A few years ago, the director Rob Marshall came up with a way to rattle the disbelief out of an antiquated movie genre where people suddenly break into song: In his filming of Chicago, he turned the musical numbers into figments of its characters' imaginations.
For a while in Dreamgirls, which takes place in the world of show business, writer/director Bill Condon (Gods and Monsters) tries something a little like that with the songs that don't take place on stage. He needn't have bothered. Dreamgirls, based on the Broadway hit by Henry Krieger and Tom Eyen, works just fine as an old-fashioned movie musical, despite its heady project: to quickly retell the history of the popularization of black music, from the dawn of Motown (a word never uttered in the movie) through the disco daze, using ersatz versions of the real stars.
And so we have James "Thunder" Early (Eddie Murphy), who dresses in an orange glitter jacket, does his hair up in a pompadour, and falls to the floor in exhaustion after a particularly energetic song. Is this the hardest-working man in show business, or what? Murphy is electrifying in Dreamgirls, making a star re-turn in a movie that's barely even marginally about his character.
It's actually about The Dreams, a trio of black girls who sing like angels on Cloud 9. When we see them on stage for the first time, they do more than jiggle and jive: These girls can shake it! But it's the early 1960s, and nobody has seen anything like this yet. So they're relegated to singing back-up for Early, and doing what they're told by their managers, one an honorable older gentleman (Danny Glover) and the other (Jamie Foxx) an ambitious young car salesman with musical connections and the savvy to take The Dreams, duly compromised, to the top. Along the way, '60s activism and civil rights drop in, although not for long, and with no consequence. (This isn't Burn, Baby, Burn: The Musical).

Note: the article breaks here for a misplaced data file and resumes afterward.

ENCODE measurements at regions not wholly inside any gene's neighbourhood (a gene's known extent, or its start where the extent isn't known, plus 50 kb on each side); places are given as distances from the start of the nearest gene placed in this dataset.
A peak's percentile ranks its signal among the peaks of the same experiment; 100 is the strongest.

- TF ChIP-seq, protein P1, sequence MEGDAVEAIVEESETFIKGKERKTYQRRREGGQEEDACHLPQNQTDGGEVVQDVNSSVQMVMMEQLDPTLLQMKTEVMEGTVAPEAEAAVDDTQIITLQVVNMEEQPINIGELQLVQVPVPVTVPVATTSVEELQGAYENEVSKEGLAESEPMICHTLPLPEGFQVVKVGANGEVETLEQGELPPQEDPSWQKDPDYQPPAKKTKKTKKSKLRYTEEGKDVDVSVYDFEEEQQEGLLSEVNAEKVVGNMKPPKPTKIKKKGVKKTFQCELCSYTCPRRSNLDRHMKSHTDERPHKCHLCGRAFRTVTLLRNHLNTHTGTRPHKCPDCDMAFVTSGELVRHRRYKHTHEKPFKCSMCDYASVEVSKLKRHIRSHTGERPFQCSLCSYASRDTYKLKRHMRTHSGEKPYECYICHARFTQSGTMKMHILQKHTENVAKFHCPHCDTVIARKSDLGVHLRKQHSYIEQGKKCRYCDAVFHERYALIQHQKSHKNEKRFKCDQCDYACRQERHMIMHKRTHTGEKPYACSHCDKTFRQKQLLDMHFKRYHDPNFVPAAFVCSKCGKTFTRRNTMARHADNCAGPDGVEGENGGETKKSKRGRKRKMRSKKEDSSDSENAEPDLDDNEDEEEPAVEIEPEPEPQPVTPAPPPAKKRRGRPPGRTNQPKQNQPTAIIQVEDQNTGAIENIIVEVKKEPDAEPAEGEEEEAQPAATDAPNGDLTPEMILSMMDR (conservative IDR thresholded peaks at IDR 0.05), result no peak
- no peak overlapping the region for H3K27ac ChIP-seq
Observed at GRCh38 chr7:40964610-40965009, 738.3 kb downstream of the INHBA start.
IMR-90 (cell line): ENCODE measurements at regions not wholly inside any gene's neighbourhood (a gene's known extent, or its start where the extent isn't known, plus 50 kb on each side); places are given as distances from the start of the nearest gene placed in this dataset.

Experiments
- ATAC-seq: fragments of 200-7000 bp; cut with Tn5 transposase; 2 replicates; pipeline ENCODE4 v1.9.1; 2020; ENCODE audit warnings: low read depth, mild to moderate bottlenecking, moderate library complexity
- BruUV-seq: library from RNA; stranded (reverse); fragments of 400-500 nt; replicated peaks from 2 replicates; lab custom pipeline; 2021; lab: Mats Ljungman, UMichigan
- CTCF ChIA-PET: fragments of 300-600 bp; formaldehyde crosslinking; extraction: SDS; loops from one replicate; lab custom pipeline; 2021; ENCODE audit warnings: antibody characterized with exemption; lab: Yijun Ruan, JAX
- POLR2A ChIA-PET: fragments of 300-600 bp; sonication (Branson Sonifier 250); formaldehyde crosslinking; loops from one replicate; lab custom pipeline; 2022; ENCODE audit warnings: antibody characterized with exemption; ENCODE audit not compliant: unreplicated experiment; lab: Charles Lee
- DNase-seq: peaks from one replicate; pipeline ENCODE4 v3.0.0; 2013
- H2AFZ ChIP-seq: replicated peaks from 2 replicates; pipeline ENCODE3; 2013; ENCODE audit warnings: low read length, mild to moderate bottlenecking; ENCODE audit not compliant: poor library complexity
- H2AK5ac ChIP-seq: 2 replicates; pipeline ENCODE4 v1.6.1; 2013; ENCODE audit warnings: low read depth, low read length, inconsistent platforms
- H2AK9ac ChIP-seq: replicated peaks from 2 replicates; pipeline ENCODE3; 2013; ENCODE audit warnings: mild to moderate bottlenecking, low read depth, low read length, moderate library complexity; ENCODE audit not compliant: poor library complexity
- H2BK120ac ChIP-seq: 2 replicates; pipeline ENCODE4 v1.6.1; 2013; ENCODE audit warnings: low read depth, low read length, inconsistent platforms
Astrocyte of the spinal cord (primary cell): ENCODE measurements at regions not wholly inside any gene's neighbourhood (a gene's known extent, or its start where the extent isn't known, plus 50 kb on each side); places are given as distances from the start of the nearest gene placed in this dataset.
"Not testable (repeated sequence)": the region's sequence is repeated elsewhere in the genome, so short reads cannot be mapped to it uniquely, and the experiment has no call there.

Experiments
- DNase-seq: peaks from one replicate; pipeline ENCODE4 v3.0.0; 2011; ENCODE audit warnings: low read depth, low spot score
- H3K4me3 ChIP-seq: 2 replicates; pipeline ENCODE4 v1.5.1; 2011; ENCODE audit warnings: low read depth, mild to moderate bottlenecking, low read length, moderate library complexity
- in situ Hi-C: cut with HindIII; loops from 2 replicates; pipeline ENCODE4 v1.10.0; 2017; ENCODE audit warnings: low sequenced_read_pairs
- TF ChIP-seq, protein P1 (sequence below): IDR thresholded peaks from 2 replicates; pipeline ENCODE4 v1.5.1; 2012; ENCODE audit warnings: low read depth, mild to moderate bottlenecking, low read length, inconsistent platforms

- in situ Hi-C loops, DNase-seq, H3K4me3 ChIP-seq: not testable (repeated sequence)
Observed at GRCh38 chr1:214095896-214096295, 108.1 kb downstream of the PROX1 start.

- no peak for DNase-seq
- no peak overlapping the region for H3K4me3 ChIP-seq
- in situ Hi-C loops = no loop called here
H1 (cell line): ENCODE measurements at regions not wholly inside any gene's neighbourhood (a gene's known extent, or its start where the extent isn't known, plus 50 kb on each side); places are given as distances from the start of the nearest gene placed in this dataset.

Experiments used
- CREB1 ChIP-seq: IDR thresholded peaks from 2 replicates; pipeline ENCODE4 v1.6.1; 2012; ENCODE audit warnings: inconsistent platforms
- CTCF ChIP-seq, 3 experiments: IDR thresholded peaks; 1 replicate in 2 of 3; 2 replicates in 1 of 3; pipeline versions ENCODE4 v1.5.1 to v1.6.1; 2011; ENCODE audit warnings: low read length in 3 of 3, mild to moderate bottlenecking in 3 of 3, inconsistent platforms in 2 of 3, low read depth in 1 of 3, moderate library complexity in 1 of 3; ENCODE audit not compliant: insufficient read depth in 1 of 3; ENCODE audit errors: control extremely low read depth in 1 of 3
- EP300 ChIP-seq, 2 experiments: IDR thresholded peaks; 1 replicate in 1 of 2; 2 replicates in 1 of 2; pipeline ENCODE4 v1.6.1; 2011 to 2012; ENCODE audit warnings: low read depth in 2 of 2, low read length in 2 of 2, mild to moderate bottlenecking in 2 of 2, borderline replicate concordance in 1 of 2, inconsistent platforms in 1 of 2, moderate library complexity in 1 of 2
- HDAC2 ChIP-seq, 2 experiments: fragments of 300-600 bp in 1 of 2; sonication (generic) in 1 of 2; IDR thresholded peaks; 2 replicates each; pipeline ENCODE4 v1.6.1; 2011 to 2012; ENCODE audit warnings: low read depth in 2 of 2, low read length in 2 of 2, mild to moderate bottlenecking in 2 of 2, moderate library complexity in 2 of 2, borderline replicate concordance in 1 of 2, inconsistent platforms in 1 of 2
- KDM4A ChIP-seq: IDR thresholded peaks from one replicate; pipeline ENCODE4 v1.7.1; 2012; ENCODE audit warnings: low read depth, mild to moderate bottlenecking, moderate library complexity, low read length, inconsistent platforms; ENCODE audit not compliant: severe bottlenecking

The plot of Dreamgirls less than doesn't matter, as don't the characters' tribulations, which naturally involve letdowns and breakups. (Even bad guys have happy endings in a dream.) So all we can do is enjoy the music, which includes plenty of pop and R&B along with its Motown soul. Beyoncé Knowles sings beautifully as Deena, chosen to be the group's lead because her lighter voice (like her fairer skin) is less threatening to white audience. The group's youngster, Lorrell (Anika Noni Rose), is lovely and capricious. And Loretta Divine, who played Lorrell in the 1981 Broadway original, makes a singing cameo at the end.
But the standing ovation in Dreamgirls goes to Jennifer Hudson as the volatile Effie, who won't take no shit from nobody: At the end of Act I, when the major players come to blows in a glorious piece of Motown operetta, Hudson performs the most thrilling power ballad I can remember seeing on film. If Catherine Zeta-Whatshername could win an Oscar for Chicago, then Hudson deserves the whole damned Academy.
Starts Mon., Dec. 25.